On Planning – Mission as a Measuring Stick
Your nonprofit probably has a mission, vision or purpose statement. Some may have all 3 and other statements like a brand story, tag line or values statement as well. These statements are extremely powerful because they represent a shared understanding of the purpose of the organization. If you have read “Start With Why” by Simon Sinek (or watched his very popular Ted Talk) you will remember that Why is at the center of the golden circle and represents a means of alignment with others who share the belief the purpose represents. It should spill over into every aspect of nonprofit management. But does it in your organization?
Mission and purpose statements are often seen as something ornamental and aspirational. They have been drafted and occupy a prominent place on a website or entry alcove at the headquarters office and is seldom encountered otherwise. The mission becomes a piece or artwork when it really ought to function as a paintbrush. The purpose of a nonprofit should drive activity and represents the litmus test regarding whether new areas of activity should be pursued or left to some other organization or company. It should be on the lips of every employee and volunteer, and because of that it should be as simple and clear as possible to make sure it is easy to communicate, remember and apply.
Review your mission statement and, if you still have it, the context documents that were used to create it. What was the thinking behind the mission? Does the mission still represent the organization accurately? Is it as simple as possible to convey the heart of the organization’s purpose? Ask 10 people who ought to know the organization’s mission to write down the mission on a piece of paper and see what you find. There will likely be some variability, and in many cases completely different interpretations. If you find this is the case, you need to at least communicate the mission more frequently and make use of it whenever possible. If the mission is bloated and unclear, simplifying it before you take this step would be a good idea.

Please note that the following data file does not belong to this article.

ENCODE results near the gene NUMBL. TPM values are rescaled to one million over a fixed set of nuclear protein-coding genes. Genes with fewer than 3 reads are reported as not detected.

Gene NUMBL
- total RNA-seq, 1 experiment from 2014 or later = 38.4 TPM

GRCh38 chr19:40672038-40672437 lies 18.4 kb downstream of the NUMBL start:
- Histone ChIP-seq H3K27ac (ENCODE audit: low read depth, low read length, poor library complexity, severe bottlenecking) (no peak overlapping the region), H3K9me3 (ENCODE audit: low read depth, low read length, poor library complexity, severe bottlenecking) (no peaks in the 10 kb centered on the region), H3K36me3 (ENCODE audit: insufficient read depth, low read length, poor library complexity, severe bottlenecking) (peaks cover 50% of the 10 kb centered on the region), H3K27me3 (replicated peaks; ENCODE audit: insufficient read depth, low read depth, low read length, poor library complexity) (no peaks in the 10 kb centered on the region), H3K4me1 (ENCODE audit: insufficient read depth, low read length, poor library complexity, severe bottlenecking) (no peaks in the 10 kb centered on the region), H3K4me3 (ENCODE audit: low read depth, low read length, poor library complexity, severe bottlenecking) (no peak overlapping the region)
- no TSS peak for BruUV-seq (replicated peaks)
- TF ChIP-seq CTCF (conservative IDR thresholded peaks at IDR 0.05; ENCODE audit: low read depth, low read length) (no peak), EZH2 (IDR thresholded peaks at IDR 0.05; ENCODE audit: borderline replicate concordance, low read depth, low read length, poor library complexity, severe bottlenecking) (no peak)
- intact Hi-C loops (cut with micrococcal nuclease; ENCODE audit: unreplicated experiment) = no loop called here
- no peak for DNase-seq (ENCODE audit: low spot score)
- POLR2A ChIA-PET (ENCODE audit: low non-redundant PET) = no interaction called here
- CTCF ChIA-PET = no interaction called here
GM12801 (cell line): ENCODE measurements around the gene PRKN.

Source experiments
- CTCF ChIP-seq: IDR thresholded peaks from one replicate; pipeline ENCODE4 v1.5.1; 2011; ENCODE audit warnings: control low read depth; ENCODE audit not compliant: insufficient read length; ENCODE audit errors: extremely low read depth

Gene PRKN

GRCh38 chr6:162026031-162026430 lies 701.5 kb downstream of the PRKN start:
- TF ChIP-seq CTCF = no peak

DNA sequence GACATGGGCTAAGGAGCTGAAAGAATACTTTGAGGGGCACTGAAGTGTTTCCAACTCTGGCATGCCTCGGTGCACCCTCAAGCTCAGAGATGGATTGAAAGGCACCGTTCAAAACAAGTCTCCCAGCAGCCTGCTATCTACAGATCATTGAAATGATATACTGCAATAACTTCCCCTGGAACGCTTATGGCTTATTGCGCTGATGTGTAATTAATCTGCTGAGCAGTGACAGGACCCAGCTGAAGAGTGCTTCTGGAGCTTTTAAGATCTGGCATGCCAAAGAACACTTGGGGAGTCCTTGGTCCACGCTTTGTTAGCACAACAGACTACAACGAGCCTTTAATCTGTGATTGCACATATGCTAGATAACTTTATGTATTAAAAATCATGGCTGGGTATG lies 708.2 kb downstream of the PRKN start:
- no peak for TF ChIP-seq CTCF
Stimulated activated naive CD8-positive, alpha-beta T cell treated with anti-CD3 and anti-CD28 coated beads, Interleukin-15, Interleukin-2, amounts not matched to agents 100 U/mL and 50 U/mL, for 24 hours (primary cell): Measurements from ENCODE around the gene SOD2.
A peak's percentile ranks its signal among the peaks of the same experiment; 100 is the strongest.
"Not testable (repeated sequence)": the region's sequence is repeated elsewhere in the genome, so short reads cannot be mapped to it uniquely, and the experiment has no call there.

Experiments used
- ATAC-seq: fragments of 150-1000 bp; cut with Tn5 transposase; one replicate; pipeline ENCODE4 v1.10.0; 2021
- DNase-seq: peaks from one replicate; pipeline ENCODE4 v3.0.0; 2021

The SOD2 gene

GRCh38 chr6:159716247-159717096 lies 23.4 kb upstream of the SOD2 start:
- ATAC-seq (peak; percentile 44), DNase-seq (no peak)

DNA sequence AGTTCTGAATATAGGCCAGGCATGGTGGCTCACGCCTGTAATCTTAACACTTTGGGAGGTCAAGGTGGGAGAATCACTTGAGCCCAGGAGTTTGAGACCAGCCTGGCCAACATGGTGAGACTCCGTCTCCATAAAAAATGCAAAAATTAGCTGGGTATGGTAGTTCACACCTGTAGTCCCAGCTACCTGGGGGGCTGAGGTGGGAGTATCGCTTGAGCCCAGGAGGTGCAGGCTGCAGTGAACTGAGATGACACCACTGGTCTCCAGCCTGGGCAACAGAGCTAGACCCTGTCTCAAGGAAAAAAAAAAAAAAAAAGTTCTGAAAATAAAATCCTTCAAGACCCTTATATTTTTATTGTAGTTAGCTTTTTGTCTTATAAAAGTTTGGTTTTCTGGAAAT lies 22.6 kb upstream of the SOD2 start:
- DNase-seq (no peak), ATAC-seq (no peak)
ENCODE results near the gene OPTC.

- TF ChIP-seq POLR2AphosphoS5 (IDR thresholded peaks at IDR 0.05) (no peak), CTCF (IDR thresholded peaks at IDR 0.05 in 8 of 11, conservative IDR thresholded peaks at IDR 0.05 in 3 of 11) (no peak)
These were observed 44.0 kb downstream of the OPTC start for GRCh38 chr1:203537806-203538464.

If the mission is short enough to function as a tag line, do versions of your logo with the mission attached and use it whenever possible. When writing housekeeping announcements or speeches, make sure to include the mission as a part of the descriptive information about the organization. When creating press releases or white papers make sure to include the mission in the descriptive information about the organization. Include it in recruitment or solicitation documents like membership applications and sponsor prospectus documents. Read it before board meetings and when taking up a decision at the board or committee the chair should ask, “Is this action we are about to take consistent with our mission?” If not, this should send up alarm bells and cause the drivers of the decision and outcomes to receive an extra layer of scrutiny if such an idea is not rejected outright.
Your mission is meant to be used, not admired. Make good use of it every day.